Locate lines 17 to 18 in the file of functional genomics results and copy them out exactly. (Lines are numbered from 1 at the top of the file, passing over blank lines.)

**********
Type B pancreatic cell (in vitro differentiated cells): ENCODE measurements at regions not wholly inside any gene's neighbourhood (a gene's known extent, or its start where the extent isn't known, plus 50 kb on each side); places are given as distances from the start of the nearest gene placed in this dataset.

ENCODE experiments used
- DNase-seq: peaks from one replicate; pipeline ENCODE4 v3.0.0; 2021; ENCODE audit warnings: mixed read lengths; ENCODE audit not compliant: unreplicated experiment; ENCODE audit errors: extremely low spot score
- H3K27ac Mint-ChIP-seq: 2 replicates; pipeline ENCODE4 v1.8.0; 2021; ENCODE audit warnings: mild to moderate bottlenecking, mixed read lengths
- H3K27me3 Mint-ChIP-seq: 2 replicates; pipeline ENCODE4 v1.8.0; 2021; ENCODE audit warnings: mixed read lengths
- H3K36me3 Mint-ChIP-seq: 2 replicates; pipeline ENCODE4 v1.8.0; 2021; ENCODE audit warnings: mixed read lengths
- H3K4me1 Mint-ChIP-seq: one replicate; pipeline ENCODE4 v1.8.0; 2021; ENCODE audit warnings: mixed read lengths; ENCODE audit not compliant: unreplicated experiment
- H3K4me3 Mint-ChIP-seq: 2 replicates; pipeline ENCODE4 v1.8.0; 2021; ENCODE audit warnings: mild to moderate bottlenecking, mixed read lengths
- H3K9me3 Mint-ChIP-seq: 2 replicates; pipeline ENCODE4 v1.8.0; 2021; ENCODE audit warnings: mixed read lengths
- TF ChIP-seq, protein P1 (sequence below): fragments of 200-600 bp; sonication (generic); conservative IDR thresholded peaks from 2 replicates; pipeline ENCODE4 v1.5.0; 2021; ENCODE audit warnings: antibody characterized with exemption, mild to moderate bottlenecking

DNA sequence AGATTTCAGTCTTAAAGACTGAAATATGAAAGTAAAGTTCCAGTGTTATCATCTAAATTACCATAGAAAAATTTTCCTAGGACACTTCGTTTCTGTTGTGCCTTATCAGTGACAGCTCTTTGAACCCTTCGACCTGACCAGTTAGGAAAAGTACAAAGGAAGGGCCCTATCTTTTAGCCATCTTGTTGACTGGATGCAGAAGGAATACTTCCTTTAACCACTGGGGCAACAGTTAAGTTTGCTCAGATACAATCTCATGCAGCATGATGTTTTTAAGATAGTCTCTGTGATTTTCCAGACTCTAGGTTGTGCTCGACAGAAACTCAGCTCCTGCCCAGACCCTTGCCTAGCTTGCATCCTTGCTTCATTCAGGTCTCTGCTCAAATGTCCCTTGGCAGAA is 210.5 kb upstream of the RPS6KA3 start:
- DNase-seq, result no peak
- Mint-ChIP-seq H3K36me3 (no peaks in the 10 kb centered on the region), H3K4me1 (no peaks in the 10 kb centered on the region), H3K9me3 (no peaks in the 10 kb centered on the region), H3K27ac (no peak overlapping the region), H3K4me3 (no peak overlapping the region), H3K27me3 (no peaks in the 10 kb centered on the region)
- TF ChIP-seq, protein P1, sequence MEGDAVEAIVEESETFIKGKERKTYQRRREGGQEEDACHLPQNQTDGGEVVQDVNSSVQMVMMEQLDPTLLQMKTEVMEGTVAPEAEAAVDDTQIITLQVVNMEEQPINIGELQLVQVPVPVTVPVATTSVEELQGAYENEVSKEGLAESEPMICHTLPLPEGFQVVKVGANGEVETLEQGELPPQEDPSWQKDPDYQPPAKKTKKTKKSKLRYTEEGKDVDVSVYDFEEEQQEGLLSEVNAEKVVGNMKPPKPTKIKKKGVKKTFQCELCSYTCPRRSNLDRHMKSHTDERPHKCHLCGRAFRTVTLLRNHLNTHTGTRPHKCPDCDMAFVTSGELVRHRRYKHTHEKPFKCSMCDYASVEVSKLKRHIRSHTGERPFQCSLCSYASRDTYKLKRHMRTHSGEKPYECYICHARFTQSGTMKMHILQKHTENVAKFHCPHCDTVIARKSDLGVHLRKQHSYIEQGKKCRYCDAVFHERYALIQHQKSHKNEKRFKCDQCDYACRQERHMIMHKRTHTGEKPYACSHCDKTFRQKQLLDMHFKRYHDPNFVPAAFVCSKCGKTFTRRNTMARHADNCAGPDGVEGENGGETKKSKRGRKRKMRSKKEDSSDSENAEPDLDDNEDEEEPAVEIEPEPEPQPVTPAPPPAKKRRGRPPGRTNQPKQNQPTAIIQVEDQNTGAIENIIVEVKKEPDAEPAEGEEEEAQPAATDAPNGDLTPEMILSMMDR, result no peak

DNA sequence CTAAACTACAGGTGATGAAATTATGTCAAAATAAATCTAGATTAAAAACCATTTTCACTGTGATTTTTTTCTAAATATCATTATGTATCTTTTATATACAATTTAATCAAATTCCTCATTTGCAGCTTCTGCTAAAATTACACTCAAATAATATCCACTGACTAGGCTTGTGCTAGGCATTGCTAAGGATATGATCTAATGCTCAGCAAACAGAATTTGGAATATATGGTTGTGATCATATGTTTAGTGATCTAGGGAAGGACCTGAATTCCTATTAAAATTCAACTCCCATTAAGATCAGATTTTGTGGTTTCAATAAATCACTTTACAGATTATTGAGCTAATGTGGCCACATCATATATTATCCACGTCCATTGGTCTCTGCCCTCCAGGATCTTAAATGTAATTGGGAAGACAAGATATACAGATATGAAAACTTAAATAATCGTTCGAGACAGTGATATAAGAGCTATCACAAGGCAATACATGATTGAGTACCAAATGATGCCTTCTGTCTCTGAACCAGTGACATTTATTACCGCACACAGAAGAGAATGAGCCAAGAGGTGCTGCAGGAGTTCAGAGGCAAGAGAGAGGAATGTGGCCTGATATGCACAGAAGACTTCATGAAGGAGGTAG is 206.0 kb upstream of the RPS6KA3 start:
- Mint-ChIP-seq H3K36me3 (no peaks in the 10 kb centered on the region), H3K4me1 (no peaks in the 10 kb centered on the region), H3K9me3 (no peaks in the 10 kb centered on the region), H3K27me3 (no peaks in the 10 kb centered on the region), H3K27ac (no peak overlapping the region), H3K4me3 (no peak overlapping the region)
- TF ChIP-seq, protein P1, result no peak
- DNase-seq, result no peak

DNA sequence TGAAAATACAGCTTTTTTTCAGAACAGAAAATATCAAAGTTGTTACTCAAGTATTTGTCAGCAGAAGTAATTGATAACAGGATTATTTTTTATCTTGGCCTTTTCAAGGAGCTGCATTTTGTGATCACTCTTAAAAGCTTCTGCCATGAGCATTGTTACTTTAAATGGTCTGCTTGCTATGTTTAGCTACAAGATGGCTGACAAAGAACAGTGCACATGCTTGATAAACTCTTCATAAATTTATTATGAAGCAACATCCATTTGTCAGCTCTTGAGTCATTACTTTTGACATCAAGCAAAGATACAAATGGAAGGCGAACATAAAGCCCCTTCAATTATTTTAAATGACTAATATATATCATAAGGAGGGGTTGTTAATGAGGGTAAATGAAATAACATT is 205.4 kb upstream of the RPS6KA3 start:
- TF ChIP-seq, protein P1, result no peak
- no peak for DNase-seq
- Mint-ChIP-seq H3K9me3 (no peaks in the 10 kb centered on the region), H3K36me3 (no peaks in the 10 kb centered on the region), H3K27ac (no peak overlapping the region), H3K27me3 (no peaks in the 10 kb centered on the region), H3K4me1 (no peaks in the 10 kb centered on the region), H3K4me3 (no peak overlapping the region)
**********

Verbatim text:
- TF ChIP-seq, protein P1, result no peak
- DNase-seq, result no peak